French parliament debates 'deep sleep' bill for end of life

Mon Mar 9, 2015 7:23am EDT
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By Nicholas Vinocur and Pauline Mevel

PARIS (Reuters) - France's parliament will debate a bill on Tuesday allowing patients on the brink of death to stop treatment and enter a "deep sleep" until they die, a move some critics say amounts to euthanasia in disguise.

If passed, the legislation would give dying patients in the secular but traditionally Catholic country more power over their own treatment. It would also bolster Socialist President Francois Hollande's image as a social reformer after a hotly contested move to legalize gay marriage in 2012.

Jean Leonetti, a center-right lawmaker and doctor who authored the law, told Reuters the bill would allow patients with "hours or days to live" to request to be placed under general anesthetic right through to the moment they die.

"The patient has to be at the end of their life and suffering despite the treatment given," Leonetti said.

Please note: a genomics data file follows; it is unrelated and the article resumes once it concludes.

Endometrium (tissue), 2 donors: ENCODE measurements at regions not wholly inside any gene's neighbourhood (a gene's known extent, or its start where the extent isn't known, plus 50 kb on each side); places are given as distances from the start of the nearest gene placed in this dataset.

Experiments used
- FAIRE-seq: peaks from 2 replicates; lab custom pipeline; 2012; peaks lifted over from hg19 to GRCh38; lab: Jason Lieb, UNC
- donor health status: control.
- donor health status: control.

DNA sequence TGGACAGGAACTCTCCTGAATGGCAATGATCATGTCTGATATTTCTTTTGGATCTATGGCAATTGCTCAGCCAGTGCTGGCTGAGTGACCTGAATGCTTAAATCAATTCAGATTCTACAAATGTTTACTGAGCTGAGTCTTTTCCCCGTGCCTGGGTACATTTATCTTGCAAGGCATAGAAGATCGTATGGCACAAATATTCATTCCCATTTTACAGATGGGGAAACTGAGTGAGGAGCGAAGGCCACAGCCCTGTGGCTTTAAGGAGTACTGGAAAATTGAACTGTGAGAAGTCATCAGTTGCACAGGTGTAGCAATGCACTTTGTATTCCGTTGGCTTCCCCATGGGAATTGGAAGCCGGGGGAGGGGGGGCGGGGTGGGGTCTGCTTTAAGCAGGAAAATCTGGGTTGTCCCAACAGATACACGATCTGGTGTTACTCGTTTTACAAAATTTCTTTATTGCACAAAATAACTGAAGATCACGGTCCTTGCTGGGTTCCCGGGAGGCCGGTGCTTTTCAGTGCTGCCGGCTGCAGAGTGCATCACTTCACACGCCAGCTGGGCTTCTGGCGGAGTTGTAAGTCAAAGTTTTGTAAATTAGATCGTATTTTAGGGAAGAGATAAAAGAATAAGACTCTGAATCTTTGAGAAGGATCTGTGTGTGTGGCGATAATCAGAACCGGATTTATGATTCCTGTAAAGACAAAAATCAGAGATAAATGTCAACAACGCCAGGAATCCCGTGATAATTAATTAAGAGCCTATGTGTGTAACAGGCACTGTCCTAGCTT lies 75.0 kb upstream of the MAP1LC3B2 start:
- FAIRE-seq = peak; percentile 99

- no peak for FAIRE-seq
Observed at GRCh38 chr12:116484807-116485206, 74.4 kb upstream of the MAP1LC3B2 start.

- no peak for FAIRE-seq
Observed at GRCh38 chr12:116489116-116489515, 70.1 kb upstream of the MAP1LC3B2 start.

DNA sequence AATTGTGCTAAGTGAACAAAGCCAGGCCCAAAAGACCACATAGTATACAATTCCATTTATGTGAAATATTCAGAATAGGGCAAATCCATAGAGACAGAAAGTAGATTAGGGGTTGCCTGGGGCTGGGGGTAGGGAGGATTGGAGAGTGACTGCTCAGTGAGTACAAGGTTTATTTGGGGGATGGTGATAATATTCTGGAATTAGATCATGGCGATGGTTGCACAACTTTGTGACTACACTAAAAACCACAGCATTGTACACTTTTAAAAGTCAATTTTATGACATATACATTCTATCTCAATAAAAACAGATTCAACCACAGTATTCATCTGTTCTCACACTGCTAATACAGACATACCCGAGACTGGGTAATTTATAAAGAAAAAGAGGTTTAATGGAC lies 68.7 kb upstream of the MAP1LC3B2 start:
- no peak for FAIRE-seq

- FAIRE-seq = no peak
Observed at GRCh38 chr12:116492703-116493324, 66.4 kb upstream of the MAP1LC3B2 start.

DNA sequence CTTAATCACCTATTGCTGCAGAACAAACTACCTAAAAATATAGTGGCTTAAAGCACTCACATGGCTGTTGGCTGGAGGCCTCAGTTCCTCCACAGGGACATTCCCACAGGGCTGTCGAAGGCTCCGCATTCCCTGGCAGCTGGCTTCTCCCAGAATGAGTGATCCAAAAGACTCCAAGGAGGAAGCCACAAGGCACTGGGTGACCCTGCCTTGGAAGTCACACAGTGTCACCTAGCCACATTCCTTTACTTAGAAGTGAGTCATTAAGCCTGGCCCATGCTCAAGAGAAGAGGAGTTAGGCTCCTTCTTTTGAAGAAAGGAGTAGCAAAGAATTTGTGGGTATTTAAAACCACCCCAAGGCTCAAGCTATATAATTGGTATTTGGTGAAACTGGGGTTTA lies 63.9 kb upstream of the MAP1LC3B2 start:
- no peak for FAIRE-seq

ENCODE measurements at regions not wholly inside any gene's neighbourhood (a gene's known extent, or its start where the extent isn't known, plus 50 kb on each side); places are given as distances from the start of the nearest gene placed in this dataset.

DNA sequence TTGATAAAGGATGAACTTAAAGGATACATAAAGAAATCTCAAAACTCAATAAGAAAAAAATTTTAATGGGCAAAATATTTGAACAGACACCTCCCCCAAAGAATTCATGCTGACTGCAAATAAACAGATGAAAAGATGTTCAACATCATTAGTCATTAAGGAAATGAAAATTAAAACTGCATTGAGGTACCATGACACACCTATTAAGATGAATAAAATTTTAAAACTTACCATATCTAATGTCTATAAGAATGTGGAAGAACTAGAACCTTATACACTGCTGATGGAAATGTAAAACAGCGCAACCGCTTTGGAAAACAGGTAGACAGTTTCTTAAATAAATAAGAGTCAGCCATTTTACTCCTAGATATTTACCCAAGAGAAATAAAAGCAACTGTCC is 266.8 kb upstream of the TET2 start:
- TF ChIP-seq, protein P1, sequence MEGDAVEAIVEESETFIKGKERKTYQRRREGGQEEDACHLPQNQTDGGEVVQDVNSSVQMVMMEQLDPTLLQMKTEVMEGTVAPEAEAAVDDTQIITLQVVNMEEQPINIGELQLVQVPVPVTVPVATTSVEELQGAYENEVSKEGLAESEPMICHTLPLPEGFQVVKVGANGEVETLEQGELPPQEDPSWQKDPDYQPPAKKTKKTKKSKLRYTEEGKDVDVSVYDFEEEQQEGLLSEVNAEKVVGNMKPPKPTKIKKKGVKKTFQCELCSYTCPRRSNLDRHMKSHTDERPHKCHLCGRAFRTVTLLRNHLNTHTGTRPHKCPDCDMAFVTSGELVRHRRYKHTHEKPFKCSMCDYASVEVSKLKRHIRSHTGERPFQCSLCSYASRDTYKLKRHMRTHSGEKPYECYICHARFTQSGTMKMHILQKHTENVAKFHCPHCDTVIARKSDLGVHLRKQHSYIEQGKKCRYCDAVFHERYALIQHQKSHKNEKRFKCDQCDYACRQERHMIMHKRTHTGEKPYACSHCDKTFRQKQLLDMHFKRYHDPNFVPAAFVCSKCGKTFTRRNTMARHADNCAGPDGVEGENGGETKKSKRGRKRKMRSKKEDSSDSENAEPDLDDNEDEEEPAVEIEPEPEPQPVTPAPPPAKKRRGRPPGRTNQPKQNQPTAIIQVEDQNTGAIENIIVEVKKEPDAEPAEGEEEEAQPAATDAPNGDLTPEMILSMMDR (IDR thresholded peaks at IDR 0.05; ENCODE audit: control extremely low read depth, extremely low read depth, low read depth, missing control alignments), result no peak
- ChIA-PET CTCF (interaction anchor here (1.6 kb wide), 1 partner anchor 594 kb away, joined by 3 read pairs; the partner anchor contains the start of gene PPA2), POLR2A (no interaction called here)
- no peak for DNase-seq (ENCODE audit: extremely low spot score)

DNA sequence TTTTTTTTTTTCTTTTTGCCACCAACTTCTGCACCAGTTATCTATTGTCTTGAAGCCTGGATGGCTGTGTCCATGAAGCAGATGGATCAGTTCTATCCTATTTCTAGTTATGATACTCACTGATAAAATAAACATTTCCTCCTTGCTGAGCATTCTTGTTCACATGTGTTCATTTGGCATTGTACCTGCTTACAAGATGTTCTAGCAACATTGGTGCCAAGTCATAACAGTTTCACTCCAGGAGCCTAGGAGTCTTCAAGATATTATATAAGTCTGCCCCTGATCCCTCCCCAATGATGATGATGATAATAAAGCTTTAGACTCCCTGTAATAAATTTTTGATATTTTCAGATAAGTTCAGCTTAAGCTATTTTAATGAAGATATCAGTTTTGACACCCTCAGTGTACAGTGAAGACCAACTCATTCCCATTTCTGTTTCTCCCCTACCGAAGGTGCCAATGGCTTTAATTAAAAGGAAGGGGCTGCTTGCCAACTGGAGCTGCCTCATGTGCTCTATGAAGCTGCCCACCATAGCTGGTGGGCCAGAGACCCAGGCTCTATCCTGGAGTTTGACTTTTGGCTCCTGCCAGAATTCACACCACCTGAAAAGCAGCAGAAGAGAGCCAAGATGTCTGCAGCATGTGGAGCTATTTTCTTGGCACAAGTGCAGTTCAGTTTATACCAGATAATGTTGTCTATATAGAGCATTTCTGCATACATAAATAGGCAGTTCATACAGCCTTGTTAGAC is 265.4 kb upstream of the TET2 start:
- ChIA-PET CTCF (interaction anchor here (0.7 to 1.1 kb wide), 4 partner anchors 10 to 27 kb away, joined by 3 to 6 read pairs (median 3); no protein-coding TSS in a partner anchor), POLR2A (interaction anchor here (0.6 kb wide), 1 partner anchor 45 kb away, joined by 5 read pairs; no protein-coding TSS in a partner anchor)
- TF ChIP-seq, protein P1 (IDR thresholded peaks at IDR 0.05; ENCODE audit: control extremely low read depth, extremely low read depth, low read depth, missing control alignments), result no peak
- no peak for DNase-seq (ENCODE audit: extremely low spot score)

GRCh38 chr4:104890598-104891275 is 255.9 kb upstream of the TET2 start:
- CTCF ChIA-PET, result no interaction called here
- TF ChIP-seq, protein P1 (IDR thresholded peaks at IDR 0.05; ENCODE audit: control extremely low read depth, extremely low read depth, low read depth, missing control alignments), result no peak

"When these elements are present, I (the doctor) am obliged to start sedation that is deep and continues until death."

Such a request would effectively let patients set their own death in motion, as the state of deep sleep is irreversible. But proponents say it stops short of assisted suicide and differs from euthanasia in that the time of death cannot be determined.

Currently, doctors in France can suspend treatment under some circumstances for patients who ask for it, provided they provide palliative care to reduce suffering, similar to other European countries.

In Europe only Belgium, the Netherlands and Switzerland allow euthanasia, with doctors actively assisting patients seeking death. In the United States, Oregon, Washington and Vermont allow doctor-assisted suicide.   Continued...

Doctor Stephane Mercier, Head of the palliative care unit, visits a patient at the palliative care unit of the AP-HP Paul-Brousse Hospital in Villejuif near Paris March 4, 2015.  REUTERS/Philippe Wojazer